For the Pittsburgh Steelers, there are not many left on the roster who can remember all three of the team’s most recent Super Bowl appearances. 38-year-old outside linebacker James Harrison, who was primarily a special teams player for the first one, and the Defensive Player of the Year, is hungry for the taste of one more Super Bowl run, according to defensive coordinator Keith Butler.
Butler, who was Harrison’s position coach for most of his career aside from the linebacker’s one-year layover in Cincinnati and the former’s promotion beginning last season, spoke about the one player that he has worked with longer than any other, saying, “I’m glad he’s back”.
Of course, it should not be surprising that Harrison, like any professional athlete, is driven to taste one last title run in his waning years, nor should it be surprising that Butler would have wanted his most productive outside linebacker to return. But back to Butler’s comments.
“I thought he would come back”, he said, echoing similar comments that head coach Mike Tomlin and general manager Kevin Colbert made throughout the season leading up to Harrison’s ultimate decision to return in 2016. He added, though, that “he sees the potential of this team just like we do”, after the Steelers came three minutes away from advancing to the AFC Conference Championship for the first time since 2010.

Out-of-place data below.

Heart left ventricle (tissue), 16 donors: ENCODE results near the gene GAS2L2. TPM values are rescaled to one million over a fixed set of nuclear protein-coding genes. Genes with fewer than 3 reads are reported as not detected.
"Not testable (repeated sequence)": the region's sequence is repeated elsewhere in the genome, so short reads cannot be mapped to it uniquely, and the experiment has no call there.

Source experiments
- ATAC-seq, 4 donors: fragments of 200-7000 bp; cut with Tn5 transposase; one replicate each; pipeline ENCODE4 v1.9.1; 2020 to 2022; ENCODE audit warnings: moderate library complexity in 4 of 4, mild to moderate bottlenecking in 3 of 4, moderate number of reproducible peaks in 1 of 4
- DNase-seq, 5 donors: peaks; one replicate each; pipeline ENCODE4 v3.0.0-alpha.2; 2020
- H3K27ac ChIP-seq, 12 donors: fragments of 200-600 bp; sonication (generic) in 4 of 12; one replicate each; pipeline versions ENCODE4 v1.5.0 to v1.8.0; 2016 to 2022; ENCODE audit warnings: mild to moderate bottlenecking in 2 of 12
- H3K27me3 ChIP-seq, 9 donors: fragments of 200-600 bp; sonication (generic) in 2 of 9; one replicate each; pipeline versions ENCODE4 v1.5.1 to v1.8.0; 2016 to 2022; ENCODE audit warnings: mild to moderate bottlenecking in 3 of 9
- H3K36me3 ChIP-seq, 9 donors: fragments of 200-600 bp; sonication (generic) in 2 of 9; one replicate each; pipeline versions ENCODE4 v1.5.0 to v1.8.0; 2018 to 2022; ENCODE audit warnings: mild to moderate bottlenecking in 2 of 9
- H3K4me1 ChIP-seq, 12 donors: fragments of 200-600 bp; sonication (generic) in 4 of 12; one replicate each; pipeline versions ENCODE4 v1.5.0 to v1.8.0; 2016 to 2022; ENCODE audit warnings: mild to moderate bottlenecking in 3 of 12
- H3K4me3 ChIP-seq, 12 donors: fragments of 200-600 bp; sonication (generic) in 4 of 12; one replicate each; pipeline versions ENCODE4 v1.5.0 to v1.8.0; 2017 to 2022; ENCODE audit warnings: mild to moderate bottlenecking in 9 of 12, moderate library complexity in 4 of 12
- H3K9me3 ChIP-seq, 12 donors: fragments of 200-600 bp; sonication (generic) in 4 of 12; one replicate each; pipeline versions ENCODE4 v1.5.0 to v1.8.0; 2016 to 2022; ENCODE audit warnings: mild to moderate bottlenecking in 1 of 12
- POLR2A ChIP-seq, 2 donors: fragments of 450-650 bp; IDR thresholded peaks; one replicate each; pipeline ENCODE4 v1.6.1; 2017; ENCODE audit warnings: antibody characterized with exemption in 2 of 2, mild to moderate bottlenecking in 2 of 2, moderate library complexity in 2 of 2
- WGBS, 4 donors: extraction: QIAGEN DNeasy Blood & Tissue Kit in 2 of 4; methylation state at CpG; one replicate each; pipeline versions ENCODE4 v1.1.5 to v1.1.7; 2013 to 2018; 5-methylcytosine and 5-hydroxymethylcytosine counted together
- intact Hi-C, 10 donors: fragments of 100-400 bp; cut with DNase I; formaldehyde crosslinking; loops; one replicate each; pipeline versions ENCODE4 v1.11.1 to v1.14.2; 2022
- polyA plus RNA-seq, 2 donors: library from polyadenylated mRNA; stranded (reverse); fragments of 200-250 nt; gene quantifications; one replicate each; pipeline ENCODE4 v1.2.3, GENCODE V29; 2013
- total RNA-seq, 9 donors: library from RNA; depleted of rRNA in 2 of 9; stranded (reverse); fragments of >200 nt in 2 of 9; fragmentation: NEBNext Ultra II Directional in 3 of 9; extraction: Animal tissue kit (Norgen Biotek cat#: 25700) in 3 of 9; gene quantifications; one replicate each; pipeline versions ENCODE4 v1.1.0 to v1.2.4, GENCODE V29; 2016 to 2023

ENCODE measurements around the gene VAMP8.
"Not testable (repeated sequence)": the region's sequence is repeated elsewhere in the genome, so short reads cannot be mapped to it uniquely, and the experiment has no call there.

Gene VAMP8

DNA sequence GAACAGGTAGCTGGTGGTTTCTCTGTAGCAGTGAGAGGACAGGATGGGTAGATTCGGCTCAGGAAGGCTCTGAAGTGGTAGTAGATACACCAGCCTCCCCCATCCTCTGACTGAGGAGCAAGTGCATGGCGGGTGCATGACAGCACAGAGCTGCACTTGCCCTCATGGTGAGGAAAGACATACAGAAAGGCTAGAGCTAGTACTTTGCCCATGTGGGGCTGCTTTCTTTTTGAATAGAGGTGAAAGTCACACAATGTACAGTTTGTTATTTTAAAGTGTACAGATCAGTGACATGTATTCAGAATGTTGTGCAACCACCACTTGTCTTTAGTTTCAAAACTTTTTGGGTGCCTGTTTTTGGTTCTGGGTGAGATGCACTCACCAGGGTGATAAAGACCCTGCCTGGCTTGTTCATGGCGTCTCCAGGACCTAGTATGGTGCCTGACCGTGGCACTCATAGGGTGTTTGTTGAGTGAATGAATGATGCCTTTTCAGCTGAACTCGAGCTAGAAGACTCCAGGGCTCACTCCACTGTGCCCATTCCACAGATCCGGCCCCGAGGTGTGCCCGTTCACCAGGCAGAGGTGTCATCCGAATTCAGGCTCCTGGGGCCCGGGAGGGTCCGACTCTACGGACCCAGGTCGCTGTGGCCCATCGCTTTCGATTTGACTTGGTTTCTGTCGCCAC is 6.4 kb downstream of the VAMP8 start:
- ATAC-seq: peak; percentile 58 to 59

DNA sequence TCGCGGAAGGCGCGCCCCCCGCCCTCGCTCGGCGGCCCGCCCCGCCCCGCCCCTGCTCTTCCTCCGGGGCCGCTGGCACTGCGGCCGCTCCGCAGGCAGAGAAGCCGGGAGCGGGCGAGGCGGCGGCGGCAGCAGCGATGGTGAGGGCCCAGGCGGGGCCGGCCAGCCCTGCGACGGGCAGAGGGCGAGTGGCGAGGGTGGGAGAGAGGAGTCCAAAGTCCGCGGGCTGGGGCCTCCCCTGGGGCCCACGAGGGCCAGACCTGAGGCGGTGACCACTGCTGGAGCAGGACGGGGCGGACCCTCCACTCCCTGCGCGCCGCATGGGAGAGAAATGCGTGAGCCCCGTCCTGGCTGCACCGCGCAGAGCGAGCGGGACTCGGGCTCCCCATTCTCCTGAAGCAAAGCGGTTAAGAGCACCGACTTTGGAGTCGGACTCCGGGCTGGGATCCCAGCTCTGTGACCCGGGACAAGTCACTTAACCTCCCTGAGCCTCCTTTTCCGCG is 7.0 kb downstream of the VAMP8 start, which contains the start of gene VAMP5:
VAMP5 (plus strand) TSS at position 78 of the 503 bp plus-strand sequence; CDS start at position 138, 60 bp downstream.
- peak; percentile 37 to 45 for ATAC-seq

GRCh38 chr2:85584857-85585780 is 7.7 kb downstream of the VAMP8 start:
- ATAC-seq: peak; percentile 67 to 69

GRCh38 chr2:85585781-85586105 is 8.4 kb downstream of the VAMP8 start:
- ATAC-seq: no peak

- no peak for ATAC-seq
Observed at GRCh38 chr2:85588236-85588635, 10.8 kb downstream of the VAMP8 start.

“He probably looked at it from a different perspective than before”, Butler commented regarding Harrison’s outlook on his playing career as he hastens ever closer to his last snap. “The older he’s gotten, and I wouldn’t tell him this, the wiser he’s gotten. I think he wants to come back and get one more shot as winning a Super Bowl”.
Harrison has two Super Bowl rings and has been a starter in two Super Bowls, but the last taste of that title game left the Steelers feeling rather bitter as the confetti fell on their heads not meant for them, but rather for their opponents, an uncommon experience for a roster built around many two-time Super Bowl winners, Harrison among them.
The veteran linebacker’s tenure on the roster is far from charitable, however, and Butler made that clear, saying, “I sure want him to be a part of it because he has done a lot for this franchise”, resting on the implication that he will continue to do so, as he did last year with five sacks in a rotation.
His leadership in the linebacker locker room has been a major piece of the puzzle in the Steelers’ attempts to integrate the next generation of linebackers into the fold, chief among them Ryan Shazier and Bud Dupree, two of their three most recent first-round draft picks.
If Harrison is to get to a fourth Super Bowl appearance, then it will have to come with a lot of help from these young linebackers that he is having a direct hand in molding, along with Butler and the rest of the defensive coaching staff. But he is their example, the man to model themselves after, so that they, too, can raise the Lombardi.